Canadian freestyle skiing champion Sarah Burke fell into a coma after sustaining an injury during a superpipe training run Tuesday at the Park City Mountain Resort in Park City, Utah, according to reports.
Burke, 29, is now in critical condition in at University of Utah Hospital in Salt Lake City. According to the Huffington Post, a spokeswoman there confirmed that Burke had been admitted and was being evaluated.
What I've heard, relatively directly, is that she landed a trick down in the bottom end of the pipe, and kind of bounced, from her feet to her head, said Peter Judge, CEO of the Canadian freestyle team, to the Toronto Globe and Mail. It wasn't anything that looked like a catastrophic fall, so I'm a bit mystified.
Powder Magazine reports that Burke was training in the halfpipe with fellow Monster Energy team riders. Around 1 p.m., she landed a trick off of the wall on her feet at the bottom of the pipe, but then whiplashed over onto her side, according to a witness. Burke was then taken by helicopter to the hospital after being stabilized at the scene of the accident.
We're a bit shell-shocked right now, Judge said to the Toronto Star. It's tough to read. The signs are dramatic and catastrophic, but it's hard to gauge how dramatic and catastrophic. The same treatment and symptoms can be on a broad scale.
One of the resort's spokesmen, Andy Miller, said that the superpipe Burke injured herself on was the same one where snowboarder Kevin Pearce was critically injured during a training run on Dec. 31, 2009. Pearce suffered traumatic brain injuries but has since recovered and returned last month to riding on snow.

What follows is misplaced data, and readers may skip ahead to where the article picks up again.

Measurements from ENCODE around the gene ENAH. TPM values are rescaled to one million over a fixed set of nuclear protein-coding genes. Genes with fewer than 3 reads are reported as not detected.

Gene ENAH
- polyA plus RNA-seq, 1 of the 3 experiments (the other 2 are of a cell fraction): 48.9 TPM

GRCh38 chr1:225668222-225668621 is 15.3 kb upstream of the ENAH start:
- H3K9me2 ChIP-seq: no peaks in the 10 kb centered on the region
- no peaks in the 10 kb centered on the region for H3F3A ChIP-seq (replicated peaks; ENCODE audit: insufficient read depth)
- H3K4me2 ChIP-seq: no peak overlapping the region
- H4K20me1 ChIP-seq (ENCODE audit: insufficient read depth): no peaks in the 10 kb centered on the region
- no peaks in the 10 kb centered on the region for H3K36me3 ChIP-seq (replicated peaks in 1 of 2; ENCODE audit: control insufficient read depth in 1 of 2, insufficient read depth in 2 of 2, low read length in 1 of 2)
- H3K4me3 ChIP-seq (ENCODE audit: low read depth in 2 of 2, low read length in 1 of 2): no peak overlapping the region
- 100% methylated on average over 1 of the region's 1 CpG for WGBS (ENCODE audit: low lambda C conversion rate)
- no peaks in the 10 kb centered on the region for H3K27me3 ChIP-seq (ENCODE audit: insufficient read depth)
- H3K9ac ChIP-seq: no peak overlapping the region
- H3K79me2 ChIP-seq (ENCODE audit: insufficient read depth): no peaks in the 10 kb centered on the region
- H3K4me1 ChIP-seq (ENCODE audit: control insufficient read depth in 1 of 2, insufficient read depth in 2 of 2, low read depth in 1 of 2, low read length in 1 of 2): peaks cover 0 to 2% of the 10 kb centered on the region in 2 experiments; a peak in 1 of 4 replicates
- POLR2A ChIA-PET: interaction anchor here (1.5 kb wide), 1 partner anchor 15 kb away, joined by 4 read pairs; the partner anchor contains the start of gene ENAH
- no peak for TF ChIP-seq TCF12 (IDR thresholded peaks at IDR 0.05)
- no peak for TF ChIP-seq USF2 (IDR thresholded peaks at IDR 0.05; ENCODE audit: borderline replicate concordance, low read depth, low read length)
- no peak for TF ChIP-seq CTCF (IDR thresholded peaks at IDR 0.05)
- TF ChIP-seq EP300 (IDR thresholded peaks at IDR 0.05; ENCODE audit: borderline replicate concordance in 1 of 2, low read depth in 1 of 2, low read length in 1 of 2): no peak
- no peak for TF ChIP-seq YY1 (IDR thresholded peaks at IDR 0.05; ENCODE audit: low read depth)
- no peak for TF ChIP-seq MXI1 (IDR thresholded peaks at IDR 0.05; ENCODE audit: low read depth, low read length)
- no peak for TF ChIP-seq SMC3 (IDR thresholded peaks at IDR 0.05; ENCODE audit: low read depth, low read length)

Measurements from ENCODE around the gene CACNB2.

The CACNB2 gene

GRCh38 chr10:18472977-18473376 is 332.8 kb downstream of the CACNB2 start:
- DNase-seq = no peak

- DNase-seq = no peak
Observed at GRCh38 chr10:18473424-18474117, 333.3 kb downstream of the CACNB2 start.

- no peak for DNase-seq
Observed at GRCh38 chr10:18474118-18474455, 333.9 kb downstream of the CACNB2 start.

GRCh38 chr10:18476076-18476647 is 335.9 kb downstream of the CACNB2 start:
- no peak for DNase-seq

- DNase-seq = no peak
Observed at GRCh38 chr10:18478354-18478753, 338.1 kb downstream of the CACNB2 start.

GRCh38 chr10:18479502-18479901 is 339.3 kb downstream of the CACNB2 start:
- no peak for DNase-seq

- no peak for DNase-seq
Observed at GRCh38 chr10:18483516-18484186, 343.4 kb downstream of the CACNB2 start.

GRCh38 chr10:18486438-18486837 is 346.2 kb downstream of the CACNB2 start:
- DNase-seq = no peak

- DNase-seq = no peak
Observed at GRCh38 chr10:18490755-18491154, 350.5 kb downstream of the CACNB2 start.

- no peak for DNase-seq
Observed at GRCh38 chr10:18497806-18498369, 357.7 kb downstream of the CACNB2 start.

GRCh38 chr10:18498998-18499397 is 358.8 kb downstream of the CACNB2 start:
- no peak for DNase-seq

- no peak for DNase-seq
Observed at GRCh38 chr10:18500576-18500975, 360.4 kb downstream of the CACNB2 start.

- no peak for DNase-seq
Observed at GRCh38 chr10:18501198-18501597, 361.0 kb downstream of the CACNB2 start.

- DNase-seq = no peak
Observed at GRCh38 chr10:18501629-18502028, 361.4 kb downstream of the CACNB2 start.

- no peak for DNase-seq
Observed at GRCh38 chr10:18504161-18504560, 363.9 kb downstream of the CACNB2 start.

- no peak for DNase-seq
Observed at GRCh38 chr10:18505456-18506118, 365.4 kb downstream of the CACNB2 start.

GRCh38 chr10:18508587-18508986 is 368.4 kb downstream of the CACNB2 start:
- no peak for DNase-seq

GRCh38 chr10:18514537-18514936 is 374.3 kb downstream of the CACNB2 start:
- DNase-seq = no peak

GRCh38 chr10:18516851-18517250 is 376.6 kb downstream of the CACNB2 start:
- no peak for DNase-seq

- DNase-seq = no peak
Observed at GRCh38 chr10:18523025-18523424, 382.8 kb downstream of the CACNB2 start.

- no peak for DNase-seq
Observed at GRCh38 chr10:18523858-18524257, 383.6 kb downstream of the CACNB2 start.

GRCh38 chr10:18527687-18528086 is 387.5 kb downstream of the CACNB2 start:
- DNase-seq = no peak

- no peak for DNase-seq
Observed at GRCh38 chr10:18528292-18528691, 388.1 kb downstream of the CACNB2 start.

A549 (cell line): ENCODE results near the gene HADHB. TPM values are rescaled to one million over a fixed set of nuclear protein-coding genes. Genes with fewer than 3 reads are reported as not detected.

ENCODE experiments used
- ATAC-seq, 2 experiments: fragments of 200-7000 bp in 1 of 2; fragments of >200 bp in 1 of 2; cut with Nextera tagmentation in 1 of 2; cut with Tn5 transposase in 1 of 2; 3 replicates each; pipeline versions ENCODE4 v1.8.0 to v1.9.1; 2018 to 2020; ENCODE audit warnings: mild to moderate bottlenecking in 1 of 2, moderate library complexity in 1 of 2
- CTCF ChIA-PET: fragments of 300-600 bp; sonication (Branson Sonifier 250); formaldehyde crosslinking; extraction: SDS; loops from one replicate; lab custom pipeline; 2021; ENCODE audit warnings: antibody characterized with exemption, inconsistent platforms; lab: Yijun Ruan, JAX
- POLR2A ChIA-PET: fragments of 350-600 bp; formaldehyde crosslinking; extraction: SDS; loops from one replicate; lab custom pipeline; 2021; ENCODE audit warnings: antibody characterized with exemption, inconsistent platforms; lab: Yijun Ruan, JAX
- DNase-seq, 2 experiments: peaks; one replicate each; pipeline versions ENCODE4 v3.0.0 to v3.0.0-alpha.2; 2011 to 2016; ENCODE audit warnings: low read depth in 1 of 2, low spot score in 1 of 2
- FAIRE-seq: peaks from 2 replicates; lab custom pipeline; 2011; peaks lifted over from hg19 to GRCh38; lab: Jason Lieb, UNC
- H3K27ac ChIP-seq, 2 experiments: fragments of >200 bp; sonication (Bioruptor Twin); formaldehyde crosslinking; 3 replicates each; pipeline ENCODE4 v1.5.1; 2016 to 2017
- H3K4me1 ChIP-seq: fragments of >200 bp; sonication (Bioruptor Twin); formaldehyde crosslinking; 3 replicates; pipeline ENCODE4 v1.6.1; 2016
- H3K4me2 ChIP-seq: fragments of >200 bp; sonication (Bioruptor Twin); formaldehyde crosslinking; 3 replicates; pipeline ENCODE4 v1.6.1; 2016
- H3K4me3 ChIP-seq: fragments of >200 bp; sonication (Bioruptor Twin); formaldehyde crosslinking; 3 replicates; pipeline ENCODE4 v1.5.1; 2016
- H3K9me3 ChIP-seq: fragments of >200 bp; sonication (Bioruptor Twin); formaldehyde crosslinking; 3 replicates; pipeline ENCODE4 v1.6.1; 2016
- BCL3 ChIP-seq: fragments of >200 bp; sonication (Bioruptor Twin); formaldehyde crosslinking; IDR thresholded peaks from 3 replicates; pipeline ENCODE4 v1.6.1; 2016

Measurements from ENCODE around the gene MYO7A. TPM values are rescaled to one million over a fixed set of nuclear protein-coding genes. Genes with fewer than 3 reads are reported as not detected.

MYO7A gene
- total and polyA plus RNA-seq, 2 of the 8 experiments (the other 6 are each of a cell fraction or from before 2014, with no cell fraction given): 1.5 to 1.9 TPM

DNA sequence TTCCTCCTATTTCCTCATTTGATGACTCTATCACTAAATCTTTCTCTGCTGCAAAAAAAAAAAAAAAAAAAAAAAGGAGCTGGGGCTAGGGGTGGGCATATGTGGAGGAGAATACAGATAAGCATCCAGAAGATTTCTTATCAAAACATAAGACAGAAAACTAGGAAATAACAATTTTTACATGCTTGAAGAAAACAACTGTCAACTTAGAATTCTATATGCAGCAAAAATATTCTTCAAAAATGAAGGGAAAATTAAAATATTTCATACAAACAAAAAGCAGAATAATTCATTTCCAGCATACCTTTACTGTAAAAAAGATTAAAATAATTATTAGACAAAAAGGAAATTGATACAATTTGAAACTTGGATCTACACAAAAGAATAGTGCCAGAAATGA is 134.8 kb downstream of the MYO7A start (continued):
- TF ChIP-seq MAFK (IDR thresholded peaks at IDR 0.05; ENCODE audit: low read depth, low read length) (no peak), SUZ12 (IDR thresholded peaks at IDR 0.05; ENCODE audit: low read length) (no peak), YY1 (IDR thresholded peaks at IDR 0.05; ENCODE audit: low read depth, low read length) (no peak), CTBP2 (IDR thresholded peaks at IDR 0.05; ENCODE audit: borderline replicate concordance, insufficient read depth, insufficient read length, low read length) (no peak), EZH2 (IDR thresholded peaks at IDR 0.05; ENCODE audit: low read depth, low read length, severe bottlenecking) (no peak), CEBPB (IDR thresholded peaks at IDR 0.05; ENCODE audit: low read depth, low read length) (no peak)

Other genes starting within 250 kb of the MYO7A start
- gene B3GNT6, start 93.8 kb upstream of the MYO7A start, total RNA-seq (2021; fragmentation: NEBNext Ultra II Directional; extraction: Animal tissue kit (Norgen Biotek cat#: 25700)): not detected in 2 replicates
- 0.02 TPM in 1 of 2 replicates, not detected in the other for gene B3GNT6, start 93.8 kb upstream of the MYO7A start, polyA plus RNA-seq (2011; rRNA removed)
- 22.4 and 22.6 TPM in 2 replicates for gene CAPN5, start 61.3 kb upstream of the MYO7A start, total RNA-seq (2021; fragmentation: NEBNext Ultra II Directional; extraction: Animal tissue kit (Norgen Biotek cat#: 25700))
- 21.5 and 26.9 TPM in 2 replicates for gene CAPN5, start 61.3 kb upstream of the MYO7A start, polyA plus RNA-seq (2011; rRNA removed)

Burke, who ranked 11th in the Association of Freeskiing Professionals overall rankings last year, is a four-time Winter X Games gold medalist skiing superpipe, which was the event she was training for at the time of Tuesday's accident. She also won gold at the 2005 Finland world championships and in 2007 she was ESPN's Best Female Action Sports Athlete.
Burke, who has been lobbying to include skiing halfpipe in the Olympics, will see it come to fruition in the 2014 Winter Olympics in Sochi, Russia.
She's kind of been the face of the sport and technically pushed the sport on the front end, Judge told the Star. She's always been aggressive that way. It's a good thing as a role model for female sport and her sport. It was critical for her to take that leadership role. It's something she was comfortable doing and she did a great job of it.
Burke has been injured before, too. She missed significant time in 2009 after landing awkwardly and broke a vertebra in her lower back. Of course she has healed now and before this recent injury, was scheduled to defend her title later this month at the Winter X Games in Aspen.